Things my kids have taught me
|Jessi and Nate 2006|
I’d go as far as saying that this rule holds true no matter the person who raises a child or what sort of traditional or nontraditional family that child has. The greatest influences are the mother and father — their presence, their absence, their attention or neglect — whether or not the child ever knew them.
A grandmother raising a grandchild as her own may do a wonderful job, but the absence of a mother/father duo will affect that child for the rest of his or her life.
That’s a long introduction to the idea that, as quantum theory suggests, the reverse is also true — the absence or presence of children makes a huge difference in an adult’s life. The child really is father to the man.
Or, in bumper sticker terms: Insanity is genetic — You get it from your kids.
Apropos of the day, listed hereafter are some of the things my children have taught me. Put simply, they made me the man I am today.
- A quiet house means someone is up to no good.
- I’m luckier to have the two of them than they are to have me. At least twice as lucky.
- Child-proofing a house only succeeds in frustrating adults.
- Somebody else started it. It’s my job to finish it.
- I’m sure there are more painful things than a child’s tears. I just can’t think of one.
- Respect has to work both ways or it won’t work at all.
- Cleaning up is not nearly as much fun as making a mess, and takes much longer.
- The hardest thing to explain is "why."
- Being a kid is tougher than you recall.
- If the rest of their generation is anything like them, then the future will be more complex, irritating, exhilarating and imaginative than you expect.
- Noisy bodily functions are funny. Are too. Are too.
- I am not my father, though I sometimes sound like him — and they are not me, though I often see myself in them.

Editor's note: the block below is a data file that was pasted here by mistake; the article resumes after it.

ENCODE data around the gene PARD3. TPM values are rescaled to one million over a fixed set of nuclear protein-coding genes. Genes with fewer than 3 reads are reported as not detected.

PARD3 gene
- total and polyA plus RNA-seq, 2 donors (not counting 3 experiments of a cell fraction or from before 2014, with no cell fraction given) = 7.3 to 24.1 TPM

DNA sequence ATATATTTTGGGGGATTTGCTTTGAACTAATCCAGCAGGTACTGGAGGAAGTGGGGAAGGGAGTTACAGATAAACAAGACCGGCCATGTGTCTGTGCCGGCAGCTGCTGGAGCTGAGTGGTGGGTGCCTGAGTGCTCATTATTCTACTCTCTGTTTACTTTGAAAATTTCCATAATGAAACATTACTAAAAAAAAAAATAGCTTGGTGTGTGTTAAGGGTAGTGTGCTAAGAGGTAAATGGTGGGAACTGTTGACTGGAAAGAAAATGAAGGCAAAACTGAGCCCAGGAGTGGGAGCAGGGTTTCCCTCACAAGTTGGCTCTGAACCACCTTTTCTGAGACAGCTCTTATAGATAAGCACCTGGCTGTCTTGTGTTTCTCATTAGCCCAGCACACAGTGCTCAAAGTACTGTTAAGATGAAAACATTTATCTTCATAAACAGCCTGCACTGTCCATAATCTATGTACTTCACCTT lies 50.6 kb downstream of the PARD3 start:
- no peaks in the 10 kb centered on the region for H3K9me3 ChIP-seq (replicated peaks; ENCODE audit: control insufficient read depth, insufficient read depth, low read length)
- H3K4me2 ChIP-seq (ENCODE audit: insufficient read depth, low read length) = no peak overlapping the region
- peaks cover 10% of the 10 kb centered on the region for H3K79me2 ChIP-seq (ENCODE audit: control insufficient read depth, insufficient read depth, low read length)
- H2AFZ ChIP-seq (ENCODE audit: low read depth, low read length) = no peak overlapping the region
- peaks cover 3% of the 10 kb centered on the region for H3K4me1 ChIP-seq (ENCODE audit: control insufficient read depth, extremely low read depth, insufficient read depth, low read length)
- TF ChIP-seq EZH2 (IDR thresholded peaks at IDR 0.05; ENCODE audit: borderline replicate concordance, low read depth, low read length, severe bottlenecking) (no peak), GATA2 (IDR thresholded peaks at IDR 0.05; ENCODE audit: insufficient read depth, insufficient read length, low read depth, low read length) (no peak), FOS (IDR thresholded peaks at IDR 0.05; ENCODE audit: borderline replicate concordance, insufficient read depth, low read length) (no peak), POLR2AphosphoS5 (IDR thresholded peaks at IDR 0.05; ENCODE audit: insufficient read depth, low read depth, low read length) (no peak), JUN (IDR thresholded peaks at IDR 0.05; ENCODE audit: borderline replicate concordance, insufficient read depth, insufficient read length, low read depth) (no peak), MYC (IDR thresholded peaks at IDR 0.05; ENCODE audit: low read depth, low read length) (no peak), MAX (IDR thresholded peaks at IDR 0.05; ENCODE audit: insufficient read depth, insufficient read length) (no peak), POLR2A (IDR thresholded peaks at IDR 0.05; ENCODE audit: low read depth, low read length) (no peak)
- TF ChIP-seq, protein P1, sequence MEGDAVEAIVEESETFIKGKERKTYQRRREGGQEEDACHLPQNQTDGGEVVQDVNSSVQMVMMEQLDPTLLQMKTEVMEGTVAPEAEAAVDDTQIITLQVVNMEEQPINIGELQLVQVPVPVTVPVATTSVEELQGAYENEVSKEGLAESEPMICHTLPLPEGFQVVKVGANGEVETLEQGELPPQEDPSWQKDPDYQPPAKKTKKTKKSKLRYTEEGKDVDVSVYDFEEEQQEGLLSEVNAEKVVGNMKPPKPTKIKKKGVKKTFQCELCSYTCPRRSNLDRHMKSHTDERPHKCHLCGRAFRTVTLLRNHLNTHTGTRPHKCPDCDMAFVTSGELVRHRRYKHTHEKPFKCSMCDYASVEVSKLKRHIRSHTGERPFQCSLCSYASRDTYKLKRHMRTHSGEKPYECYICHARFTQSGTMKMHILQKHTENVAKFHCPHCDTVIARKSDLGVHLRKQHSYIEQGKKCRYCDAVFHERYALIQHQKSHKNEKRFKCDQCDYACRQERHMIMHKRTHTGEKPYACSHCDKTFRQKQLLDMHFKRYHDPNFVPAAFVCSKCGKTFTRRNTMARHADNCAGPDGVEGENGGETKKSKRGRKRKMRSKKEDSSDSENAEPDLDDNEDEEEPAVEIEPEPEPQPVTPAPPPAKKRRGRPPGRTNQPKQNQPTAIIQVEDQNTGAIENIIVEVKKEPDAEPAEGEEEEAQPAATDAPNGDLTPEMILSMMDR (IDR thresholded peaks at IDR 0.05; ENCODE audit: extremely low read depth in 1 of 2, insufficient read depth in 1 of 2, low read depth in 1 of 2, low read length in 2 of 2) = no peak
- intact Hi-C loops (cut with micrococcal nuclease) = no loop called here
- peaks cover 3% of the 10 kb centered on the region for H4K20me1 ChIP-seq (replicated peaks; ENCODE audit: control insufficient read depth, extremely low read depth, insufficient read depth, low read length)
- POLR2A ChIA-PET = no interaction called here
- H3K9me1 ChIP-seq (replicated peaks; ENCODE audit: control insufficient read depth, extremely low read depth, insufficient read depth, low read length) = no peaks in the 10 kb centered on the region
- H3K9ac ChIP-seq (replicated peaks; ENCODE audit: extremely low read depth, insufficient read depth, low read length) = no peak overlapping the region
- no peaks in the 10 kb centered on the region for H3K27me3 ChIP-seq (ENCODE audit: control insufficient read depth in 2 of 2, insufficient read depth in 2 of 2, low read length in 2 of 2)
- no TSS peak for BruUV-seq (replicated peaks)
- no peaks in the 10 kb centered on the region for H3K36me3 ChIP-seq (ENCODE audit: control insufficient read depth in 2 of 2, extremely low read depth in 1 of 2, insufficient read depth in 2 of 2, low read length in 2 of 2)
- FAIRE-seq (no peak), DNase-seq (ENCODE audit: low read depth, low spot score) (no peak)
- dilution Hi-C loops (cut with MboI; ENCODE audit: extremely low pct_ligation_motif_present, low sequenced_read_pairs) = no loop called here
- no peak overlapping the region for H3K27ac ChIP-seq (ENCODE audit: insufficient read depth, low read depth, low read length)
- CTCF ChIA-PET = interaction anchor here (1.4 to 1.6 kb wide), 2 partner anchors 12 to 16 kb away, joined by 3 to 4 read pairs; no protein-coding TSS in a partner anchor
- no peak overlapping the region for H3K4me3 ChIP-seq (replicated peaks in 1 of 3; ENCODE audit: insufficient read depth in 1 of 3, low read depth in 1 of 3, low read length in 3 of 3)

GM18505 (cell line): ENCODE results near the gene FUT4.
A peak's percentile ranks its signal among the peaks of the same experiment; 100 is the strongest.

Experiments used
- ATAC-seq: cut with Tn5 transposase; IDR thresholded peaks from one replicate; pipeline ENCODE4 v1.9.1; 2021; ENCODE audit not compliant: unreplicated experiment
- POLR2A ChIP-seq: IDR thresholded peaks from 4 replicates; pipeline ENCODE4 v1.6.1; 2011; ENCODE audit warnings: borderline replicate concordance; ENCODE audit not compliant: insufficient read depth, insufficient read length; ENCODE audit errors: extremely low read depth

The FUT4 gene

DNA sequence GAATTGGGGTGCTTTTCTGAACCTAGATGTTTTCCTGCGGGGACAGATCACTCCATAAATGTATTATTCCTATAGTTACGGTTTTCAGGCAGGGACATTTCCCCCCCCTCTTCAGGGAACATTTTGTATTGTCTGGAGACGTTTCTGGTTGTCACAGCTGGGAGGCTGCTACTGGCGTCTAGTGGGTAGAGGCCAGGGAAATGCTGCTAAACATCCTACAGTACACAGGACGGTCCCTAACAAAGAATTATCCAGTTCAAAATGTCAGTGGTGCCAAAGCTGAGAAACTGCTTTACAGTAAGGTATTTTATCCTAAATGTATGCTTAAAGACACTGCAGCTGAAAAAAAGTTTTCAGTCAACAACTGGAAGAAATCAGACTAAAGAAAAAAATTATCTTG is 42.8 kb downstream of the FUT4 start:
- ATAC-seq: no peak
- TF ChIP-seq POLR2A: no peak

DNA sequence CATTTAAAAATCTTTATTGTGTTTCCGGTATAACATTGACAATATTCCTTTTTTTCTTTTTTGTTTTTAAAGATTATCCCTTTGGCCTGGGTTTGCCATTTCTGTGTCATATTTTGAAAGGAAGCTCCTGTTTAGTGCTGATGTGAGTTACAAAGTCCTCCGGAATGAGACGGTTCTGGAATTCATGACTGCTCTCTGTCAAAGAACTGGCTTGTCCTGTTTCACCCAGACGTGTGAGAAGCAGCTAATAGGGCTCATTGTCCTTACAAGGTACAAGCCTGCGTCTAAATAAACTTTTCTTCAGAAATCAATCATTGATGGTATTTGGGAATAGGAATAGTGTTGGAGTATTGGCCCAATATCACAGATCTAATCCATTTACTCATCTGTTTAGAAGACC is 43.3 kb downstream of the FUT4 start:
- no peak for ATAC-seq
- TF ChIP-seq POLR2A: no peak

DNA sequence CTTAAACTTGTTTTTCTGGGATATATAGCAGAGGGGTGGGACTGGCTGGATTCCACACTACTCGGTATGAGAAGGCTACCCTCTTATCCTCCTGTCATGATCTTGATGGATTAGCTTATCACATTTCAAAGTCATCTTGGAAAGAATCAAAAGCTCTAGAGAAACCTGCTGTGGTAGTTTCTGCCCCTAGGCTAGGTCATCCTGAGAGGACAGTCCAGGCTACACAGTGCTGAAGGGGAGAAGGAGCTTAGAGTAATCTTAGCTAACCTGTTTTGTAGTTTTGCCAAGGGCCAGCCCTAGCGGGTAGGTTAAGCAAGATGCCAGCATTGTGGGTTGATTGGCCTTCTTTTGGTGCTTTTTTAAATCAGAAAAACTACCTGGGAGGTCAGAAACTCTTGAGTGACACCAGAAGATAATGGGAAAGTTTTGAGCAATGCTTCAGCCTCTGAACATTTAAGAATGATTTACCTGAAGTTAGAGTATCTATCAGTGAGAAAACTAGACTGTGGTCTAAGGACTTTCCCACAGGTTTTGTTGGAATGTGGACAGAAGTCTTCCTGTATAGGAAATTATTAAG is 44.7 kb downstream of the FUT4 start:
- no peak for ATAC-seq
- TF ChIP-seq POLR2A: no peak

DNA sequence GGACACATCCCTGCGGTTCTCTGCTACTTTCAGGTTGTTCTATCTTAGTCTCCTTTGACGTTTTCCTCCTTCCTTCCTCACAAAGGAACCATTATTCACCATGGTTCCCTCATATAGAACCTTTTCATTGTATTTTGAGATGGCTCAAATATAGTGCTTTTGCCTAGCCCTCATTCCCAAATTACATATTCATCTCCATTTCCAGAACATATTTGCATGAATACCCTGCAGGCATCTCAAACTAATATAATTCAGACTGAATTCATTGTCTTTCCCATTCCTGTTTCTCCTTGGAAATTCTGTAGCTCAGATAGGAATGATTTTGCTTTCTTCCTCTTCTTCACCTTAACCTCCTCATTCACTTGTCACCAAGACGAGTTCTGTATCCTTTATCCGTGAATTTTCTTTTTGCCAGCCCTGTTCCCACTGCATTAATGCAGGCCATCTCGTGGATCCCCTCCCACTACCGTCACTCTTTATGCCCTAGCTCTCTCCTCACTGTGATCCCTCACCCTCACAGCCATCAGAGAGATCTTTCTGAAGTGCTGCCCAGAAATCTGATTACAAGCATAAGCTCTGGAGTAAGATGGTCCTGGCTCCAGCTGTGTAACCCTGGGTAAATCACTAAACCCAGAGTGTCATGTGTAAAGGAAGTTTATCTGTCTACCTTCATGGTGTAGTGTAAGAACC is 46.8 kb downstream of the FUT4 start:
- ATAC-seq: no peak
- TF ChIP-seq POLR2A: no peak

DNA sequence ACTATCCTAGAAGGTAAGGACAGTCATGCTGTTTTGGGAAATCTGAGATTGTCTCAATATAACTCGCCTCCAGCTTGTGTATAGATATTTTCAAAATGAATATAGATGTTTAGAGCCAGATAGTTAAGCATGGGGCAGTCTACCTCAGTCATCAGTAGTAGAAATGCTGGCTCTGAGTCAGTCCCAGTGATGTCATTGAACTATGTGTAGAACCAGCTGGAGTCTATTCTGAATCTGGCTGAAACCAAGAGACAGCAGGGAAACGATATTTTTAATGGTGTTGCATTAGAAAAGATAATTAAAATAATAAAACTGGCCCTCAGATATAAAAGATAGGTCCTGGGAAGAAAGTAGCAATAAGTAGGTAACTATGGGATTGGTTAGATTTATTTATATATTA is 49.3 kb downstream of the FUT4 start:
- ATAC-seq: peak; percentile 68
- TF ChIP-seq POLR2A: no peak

- That doesn’t mean I’m letting them get away with anything, though.
- Kisses really do make booboos better.
- Hard work never hurt anybody. Neither did an afternoon of cartoons and popcorn.
- My folks were wrong when they said, "You’ll understand when you get to be my age."
- There are more questions than there are answers.
- Sometimes the best answer is still, "Because I said so."
(And happy Father’s Day.)
My Undercurrents column for Friday, June 14, is as follows:
Things my kids have taught me
|Jessi and Nate 2013|
I always have prided myself on keeping up with new music — though not the plastic, manufactured pop dreck. I try to introduce my kids to new music (such as OK GO, Anna Ternheim and Airborne Toxic Event when they first broke out) thanks to sources like NPR and Paste magazine.
So, looking back, it was a big step to admit they were teaching me. I still enjoy answering them with “Yes I have,” when they ask if I’ve seen a certain new video or heard a certain new song — but it doesn’t happen as often these days.
With Father’s Day approaching, and these thoughts on my mind, I started wondering what else I used to teach them that they now teach me. The fact is, I can’t really say that I’ve taught them anything — though I’d like to take some credit for them being intelligent, curious, creative and compassionate souls.
But they have pretty clearly taught me a thing or two over the years. I even wrote a column based on that idea about a decade ago, featuring nuggets like: A quiet house means someone is up to no good; respect has to work both ways or it won’t work at all; and the hardest thing to explain is “why.”
There are many things they have tried to teach me, but that I refuse to learn. I still won’t eat sushi, for instance, no matter how they flavor it, and I still don’t ride amusement park rides.
But a couple of other items have become clear in recent years. They certainly have taught me:
- Patience. I was impatient as a young man, easily frustrated, often angry. Now I’m patient almost to the point of oblivion. So patient, I make others impatient with me.
- Never say “never again.” I mean it at the time, but when a similar challenge presents itself again, I’ll probably cave. It’s one thing to draw a hard line and another thing entirely to watch a child struggle when you can help.
- Loosen up. I know it may seem unlikely, but I can be uptight when it comes to being “proper” in public. They’ve taught me it can be okay to laugh inappropriately, among other things.
- Sometimes, peace is more important than justice. Sometimes, getting a job completed is more important than an even distribution of labor. And sometimes, if you wait long enough, even a patient Dad will get tired of asking.
But I maintain, as I wrote before, that I’m luckier to have the two of them than they are to have me. At least twice as lucky, though it’s more likely that I’m lucky-squared.